“The hospital has a few chaplains and a prayer team that visit the wards each Sunday afternoon to sing songs with the patients,” Wright said. “We joined them for two Sundays, and it was so moving to see the patients and their families filled with joy as they sang, danced and clapped.”

Goodloe was also touched by the Rwandan people’s culture and focus on spirituality, he said.

“They are often more vocal and intentional about their faith than many of us are here in the U.S.,” Goodloe said. “Their freedom of worship even within the hospital during spiritual rounds on Sunday afternoons was powerful and eye opening to many of us. I do believe that these spiritual rounds consisting of praying, singing and dancing, and worship provided just as much healing as any medical care that we were able to provide.”

A particularly moving experience for Goodloe was a home visit. The patient lived high in the mountains, in a small mud home with dirt floors and no electricity. Goodloe, classmate Will Martin, and the palliative care nurse from the hospital provided care for the patient, who was a quadriplegic and no longer able to provide for his family of eight children. As they talked with him about how to care for his wounds at home, the patient described how he trusted in God’s plan for him and his family.

“This experience demonstrated the value of a robust and healthy faith, even in light of unhealthy and unfortunate physical conditions,” Goodloe said. “For all of these reasons, this experience was the most impactful of the trip for me, far more so than any specific medical care, procedure or surgery that we were able to provide over the course of our month in Rwanda.”

In the summer of 2017, after completing their first year of medical school, Wright and Goodloe spent two weeks in Senegal, West Africa, as part of a medical mission trip with CMMSA. Their experiences in Senegal largely influenced their decisions to take part in the Rwanda trip.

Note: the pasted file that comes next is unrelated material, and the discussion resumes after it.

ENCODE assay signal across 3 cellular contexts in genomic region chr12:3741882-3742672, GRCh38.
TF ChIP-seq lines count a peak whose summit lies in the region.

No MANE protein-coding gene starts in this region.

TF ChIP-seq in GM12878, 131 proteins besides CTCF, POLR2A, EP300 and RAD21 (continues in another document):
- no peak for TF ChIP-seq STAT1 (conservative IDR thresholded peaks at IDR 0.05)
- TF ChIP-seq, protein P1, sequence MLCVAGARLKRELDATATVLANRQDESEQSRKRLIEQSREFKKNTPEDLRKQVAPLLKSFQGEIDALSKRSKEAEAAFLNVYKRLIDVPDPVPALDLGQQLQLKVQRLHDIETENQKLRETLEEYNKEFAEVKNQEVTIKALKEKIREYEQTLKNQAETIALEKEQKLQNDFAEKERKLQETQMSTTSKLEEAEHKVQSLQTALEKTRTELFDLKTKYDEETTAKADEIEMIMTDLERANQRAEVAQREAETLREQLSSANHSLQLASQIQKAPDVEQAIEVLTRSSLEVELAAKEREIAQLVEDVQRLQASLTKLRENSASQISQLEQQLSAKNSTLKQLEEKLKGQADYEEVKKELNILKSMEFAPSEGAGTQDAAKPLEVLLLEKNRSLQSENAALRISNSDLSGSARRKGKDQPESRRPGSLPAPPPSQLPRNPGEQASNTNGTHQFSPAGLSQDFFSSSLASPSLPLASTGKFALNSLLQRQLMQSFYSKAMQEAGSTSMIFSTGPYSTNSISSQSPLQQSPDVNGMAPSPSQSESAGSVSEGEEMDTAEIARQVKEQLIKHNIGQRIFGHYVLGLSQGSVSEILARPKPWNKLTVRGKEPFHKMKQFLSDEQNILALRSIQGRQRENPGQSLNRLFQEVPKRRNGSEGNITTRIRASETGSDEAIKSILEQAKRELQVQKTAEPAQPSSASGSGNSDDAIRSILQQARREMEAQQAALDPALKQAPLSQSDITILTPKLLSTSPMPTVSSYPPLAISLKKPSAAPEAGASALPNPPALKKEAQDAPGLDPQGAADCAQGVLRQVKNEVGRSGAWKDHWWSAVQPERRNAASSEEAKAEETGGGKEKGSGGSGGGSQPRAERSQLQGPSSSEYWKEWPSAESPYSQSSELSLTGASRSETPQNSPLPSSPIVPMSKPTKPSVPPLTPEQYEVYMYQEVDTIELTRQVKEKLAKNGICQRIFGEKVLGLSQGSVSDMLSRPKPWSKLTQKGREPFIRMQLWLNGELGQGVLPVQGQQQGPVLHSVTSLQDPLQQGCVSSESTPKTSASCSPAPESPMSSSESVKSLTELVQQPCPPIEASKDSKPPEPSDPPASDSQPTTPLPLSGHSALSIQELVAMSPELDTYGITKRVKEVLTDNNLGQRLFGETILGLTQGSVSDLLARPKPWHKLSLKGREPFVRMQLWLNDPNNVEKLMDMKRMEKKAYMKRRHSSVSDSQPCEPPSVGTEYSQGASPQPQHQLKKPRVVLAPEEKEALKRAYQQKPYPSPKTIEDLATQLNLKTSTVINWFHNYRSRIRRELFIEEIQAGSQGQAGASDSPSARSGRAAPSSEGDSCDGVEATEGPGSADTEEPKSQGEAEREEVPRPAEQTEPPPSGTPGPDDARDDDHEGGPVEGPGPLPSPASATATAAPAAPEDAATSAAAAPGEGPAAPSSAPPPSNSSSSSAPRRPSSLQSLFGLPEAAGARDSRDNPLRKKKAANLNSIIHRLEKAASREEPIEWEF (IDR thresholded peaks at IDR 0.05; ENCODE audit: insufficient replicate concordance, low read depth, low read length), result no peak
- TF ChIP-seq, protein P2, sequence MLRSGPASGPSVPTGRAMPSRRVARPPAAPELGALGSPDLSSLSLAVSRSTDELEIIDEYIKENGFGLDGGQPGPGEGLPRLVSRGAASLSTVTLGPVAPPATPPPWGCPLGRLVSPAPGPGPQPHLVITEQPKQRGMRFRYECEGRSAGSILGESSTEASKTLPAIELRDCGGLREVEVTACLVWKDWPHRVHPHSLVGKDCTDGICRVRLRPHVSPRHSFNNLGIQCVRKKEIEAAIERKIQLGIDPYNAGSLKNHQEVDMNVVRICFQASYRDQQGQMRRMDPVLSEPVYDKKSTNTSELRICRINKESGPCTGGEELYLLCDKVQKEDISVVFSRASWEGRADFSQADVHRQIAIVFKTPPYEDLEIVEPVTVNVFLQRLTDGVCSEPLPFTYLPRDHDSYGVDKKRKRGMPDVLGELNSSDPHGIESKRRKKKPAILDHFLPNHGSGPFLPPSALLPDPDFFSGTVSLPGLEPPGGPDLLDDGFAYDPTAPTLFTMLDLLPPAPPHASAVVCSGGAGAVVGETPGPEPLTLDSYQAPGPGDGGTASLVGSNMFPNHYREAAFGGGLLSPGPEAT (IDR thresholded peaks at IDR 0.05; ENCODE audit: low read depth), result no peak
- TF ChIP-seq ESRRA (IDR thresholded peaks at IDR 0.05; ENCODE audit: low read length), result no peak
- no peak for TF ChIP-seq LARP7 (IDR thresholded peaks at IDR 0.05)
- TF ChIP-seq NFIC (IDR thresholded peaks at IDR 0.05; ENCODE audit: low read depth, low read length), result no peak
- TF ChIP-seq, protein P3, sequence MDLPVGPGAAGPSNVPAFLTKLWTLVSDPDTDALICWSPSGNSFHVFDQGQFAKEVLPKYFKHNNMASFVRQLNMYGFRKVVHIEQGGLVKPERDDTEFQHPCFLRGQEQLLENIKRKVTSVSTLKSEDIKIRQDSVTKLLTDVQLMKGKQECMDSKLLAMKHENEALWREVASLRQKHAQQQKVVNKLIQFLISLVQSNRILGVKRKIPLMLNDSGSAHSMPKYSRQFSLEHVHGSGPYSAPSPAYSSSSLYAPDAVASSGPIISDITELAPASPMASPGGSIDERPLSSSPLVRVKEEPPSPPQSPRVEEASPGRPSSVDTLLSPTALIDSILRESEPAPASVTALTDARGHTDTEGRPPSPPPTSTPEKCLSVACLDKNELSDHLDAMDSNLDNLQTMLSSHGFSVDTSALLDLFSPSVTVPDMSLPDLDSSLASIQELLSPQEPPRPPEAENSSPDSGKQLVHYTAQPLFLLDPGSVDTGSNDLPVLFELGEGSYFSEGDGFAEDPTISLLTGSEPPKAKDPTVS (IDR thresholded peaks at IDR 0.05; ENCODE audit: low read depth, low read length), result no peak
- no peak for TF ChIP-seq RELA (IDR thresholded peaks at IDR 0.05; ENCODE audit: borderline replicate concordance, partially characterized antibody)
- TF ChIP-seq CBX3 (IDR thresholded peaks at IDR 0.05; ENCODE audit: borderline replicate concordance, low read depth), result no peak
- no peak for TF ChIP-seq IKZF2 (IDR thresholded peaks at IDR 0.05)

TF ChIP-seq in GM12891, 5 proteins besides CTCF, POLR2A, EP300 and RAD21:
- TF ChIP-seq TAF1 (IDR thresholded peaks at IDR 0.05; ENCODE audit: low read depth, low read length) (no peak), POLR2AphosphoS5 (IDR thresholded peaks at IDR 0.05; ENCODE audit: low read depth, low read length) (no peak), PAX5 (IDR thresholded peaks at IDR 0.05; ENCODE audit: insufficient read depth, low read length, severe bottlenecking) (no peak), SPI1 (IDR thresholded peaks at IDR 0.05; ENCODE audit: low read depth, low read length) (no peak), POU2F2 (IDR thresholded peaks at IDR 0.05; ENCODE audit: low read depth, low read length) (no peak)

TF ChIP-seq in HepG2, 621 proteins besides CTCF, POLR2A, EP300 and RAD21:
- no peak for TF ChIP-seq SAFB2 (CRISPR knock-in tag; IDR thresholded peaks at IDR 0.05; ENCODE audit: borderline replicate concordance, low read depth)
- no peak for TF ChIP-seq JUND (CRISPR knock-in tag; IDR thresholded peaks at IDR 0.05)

Rwanda was the first medical mission trip for Dorothy Dickinson, GME program coordinator for surgery. She assisted with spiritual rounds and met with the chaplain to help structure the hospital’s weekly Bible studies.

“When a person can commit their time to a mission trip to see the needs and opportunities around the world involving other people of different cultures, it gets into your heart,” Dickinson reflected. “This changes everything including how you spend your time, energy and resources.”

Goodloe called the Rwanda trip “a true jewel in our curriculum.”

“The opportunity for learning and the opportunity for development of young physicians on so many levels during this trip is totally invaluable. It is worth its weight in gold,” Goodloe said. “I have no doubt that I will begin residency in a few months much better prepared clinically, emotionally, spiritually and personally than had I not immersed myself in this Rwanda experience for the past month.”

Visit to learn more about the Christian Medical Ministry of South Alabama.

Wednesday, March 11, 2020

Vande Waa named to state coronavirus task force

John A. Vande Waa, D.O., Ph.D., professor of internal medicine at the University of South Alabama College of Medicine, is one of four infectious disease specialists serving on Gov. Kay Ivey’s 18-member task force to prevent the spread of the coronavirus in the state.

The task force will discuss developments and precautions on a routine basis and make recommendations to the governor as necessary, Ivey’s office said. State Health Officer Dr. Scott Harris will chair the group, and lead any public announcements and directives, the governor’s office said.

"The safety of Alabamians is paramount, and we will do everything we can to limit exposure to this illness," Ivey said in a press release. "I appreciate the willingness of these individuals, from both the public and private sector, to serve as we do everything we can to mitigate risk for the people of Alabama and to keep the citizens of the state informed of our plans."

Board-certified in infectious disease, Vande Waa earned a medical degree from Michigan State University College of Osteopathic Medicine and completed both residency and fellowship training at the University of Wisconsin in Madison.